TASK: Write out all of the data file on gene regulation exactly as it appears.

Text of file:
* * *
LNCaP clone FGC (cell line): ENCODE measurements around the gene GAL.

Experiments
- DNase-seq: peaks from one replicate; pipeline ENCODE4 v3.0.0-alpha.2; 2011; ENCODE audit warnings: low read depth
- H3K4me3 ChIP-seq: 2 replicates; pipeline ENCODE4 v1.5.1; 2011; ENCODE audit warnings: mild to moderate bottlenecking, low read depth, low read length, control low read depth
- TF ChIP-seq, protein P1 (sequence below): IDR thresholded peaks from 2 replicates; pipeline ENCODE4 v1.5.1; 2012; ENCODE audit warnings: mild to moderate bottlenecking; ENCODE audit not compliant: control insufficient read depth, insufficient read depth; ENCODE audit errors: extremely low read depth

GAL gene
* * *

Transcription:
LNCaP clone FGC (cell line): ENCODE measurements around the gene GAL.

Experiments
- DNase-seq: peaks from one replicate; pipeline ENCODE4 v3.0.0-alpha.2; 2011; ENCODE audit warnings: low read depth
- H3K4me3 ChIP-seq: 2 replicates; pipeline ENCODE4 v1.5.1; 2011; ENCODE audit warnings: mild to moderate bottlenecking, low read depth, low read length, control low read depth
- TF ChIP-seq, protein P1 (sequence below): IDR thresholded peaks from 2 replicates; pipeline ENCODE4 v1.5.1; 2012; ENCODE audit warnings: mild to moderate bottlenecking; ENCODE audit not compliant: control insufficient read depth, insufficient read depth; ENCODE audit errors: extremely low read depth

GAL gene